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NOTL farmer fined $500 in crash that killed pedestrian
Matthew Wilson died after he was struck by Robert Enns' pickup truck as he walked along Lakeshore Road. SUPPLIED

Matthew Wilson died in April 2021 incident on Lakeshore Road


A Niagara-on-the-Lake man has been convicted of failing to report an accident that killed a 40-year-old pedestrian.

Robert Enns, 55, was found guilty last Friday in Welland provincial offences court and fined $500. He also was sentenced to nine months of probation.

Justice of the Peace Mary Shelley ruled that Enns did not do enough to determine the seriousness of the crash nor whether he had struck a person.

Matthew Wilson’s body was found in the southside ditch the next morning.

“Was Mr. Enns diligent in the actions he took? I don’t think so,” Shelley told the court in finding him guilty.

“He would have been diligent if he had done a more thorough examination of the damage that night” and then quickly reported the crash, she said.

Wilson, also from Niagara-on-the-Lake, died after he was struck by Enns’ pickup truck on Lakeshore Road east of Stewart Road just after 10:30 p.m. on Sunday, April 4, 2021.

After a lengthy investigation by Niagara Regional Police, Enns did not face any criminal charges in Wilson’s death, only the relatively minor charge of failing to report an accident.

He called police the morning after the incident, when he realized the damage to his truck was extensive and when he heard police had closed Lakeshore to investigate a fatality, Enns told the court at his trial in October.

Enns testified he thought he had hit a deer in the late-night collision, though he also admitted he thought it could have been a person.

He was not in court for Friday’s ruling and was represented by his lawyer, Vijai Singh.

Shelley rejected Enns’ contention that he had done enough to determine if he had hit a person or to assess the amount of damage caused to his truck.

At the time of the fatal crash, any accident involving damage of $2,000 or more had to be reported “forthwith” to police. Whether Enns had done so “forthwith” was a point of contention during his trial.

Enns testified he thought there was about $1,500 in damage, though the repairs ended up costing more than $10,000.

The law has now been changed to require an accident in which there is at least $2,000 in damage or personal injury be reported to police “immediately.”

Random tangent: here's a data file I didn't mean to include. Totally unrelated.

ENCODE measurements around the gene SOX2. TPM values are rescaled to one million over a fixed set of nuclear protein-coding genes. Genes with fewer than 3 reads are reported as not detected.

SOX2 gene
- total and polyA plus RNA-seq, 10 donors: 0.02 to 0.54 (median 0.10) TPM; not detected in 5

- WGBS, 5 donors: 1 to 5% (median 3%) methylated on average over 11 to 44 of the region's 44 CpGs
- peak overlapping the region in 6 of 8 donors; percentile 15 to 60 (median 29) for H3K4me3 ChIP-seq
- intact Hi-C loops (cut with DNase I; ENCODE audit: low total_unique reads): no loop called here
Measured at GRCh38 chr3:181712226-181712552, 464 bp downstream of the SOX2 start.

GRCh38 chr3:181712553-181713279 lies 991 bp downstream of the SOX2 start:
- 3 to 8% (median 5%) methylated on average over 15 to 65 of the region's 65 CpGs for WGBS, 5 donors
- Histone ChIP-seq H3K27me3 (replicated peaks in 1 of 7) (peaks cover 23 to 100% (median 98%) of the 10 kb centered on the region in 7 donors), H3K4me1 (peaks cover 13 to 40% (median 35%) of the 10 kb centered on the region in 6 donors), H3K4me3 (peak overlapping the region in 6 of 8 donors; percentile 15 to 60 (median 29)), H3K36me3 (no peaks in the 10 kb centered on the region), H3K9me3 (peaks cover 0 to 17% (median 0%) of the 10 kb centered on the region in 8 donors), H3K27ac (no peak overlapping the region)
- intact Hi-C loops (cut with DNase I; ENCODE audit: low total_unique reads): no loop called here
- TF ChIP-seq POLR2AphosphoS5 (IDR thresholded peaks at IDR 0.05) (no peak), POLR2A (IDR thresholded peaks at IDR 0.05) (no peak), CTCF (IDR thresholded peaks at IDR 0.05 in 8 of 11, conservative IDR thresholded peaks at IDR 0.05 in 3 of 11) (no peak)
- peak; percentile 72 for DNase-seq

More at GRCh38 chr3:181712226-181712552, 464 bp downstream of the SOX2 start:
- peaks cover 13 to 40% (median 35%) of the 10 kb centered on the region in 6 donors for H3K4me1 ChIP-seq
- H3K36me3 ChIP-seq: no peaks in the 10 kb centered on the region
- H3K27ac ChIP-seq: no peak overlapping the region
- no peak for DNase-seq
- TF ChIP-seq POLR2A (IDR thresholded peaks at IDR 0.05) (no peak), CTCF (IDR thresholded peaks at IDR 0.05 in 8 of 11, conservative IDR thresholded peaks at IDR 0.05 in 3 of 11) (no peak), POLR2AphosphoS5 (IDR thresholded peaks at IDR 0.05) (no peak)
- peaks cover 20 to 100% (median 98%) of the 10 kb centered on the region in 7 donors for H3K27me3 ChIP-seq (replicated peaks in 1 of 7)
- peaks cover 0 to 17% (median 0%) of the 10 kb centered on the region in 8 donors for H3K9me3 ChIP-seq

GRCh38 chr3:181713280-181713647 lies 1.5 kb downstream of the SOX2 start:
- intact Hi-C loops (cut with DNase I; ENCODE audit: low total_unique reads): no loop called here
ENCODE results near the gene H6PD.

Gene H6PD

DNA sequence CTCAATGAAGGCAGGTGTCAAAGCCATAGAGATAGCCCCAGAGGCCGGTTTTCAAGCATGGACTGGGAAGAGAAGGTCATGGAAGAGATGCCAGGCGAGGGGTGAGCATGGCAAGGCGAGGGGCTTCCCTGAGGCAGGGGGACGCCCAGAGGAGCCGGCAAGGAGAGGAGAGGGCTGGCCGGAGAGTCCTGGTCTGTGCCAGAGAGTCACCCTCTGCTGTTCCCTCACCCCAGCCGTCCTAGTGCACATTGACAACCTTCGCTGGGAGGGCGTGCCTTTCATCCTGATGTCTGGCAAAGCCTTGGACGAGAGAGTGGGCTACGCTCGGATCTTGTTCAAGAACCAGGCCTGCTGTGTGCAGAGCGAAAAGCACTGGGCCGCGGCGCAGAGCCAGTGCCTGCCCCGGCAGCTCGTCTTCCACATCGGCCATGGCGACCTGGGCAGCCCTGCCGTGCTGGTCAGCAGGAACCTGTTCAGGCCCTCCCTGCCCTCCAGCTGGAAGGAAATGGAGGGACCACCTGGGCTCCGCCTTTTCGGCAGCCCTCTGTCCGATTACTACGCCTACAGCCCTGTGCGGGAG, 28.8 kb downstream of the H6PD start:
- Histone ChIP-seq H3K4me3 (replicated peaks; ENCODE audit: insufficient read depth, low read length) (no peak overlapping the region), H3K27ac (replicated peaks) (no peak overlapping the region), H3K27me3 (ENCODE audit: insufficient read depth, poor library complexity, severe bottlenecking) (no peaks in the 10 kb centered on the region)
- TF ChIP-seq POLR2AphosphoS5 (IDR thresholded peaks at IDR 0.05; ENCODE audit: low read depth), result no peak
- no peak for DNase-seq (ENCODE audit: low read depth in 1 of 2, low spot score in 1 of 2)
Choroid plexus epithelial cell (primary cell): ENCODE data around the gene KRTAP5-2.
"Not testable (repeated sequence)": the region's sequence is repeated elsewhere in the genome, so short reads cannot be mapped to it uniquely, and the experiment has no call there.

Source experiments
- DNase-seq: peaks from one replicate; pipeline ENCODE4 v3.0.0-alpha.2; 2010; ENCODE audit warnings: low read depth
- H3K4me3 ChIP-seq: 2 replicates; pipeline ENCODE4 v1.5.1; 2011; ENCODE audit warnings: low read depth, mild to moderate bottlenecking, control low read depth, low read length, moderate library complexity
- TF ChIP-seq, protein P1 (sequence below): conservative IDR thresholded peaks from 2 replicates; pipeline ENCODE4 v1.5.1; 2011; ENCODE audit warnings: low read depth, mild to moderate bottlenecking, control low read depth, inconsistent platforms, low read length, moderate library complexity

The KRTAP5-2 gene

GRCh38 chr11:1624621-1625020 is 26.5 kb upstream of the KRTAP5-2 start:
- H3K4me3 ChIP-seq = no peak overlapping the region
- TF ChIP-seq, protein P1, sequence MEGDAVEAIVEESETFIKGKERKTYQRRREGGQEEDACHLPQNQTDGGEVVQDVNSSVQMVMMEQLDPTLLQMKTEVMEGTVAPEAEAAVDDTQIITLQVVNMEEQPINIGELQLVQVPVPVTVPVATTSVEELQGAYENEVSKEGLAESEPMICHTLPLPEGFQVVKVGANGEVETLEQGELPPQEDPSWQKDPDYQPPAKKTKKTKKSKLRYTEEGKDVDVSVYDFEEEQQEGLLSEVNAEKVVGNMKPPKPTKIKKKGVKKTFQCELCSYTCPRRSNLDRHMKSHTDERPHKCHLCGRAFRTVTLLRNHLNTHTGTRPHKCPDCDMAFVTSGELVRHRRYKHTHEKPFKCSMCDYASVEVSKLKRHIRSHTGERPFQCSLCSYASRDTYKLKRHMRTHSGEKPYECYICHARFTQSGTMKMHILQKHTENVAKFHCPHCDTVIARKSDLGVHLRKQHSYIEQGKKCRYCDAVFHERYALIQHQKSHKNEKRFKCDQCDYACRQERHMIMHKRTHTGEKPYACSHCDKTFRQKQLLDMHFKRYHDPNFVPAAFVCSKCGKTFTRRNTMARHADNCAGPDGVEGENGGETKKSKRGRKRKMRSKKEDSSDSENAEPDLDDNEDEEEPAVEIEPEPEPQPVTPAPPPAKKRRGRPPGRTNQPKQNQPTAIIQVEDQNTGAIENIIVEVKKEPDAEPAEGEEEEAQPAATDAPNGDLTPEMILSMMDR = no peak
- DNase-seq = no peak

The maximum fine for failing to report is $1,000 and Crown prosecutor Henry Limheng sought a penalty of $400 to $600, plus 12 months of probation.

“Mr. Enns failed in his duty” to report the crash “forthwith,” as the law at the time required, Limheng said. 

While Enns’ driving record shows convictions for some minor offences such as speeding, the prosecutor told the court Enns needs “a reminder that there are rules.”

“Driving is a privilege and a privilege comes with obligations,” he said.

“His lack of compliance led to tragic results,” Limheng said in arguing for the probation order. “Minutes and seconds can matter.”

Defence lawyer Singh said he had no issue with the suggested financial penalty but argued that probation is “not meant to be a reminder, not meant to be a punishment.”

He described Enns as a “hardworking” farmer and suggested probation is designed to rehabilitate an offender. “And that’s not required here,” he said.

After a recess to consider the sentence, Shelley included the probation order, stating, “I think there is a deterrent factor in probation.”

At his trial in October, Enns testified that because he thought he’d hit a deer, he didn’t report the incident until the next morning, about 10 hours later.

He called police just after 8 a.m. the next day, after seeing the damage was more serious than it looked at night, reading a post on Niagara 411’s Twitter feed about a police investigation into a fatality on Lakeshore Road and receiving a phone call from his daughter asking about the road closure on Lakeshore, Enns testified.

Singh argued at trial that Enns’ behaviour showed he reported the accident “forthwith.”

But Limheng contended Enns’ testimony was “filled with inconsistencies and self-interest” and that he was being “wilfully blind to the extent of the damage” to his truck.

He also questioned Enns’ credibility in coming up with a damage estimate that “was just under” the $2,000 total, which would have required him to report the incident right away.

While Enns testified he thought he had hit a deer, he admitted to Limheng he also feared he might have struck a person.

“To be honest, maybe I suspected” it was a person he had hit, Enns said, but emphasized that in the dark he saw “a tannish, brown form” he thought was a deer.

The collision occurred as Wilson was walking east toward NOTL along the unlit south shoulder of Lakeshore.

Minutes after the crash, Enns returned to the scene, looking for a sign of what he had hit.

He was driving a black Ford F-150 pickup and was headed to his home nearby on Irvine Road, about 1.5 kilometres from where he struck Wilson.

Enns had been out for dinner earlier that evening and said he was returning from his girlfriend’s home in St. Catharines.

He said he had one glass of wine a few hours before the crash.

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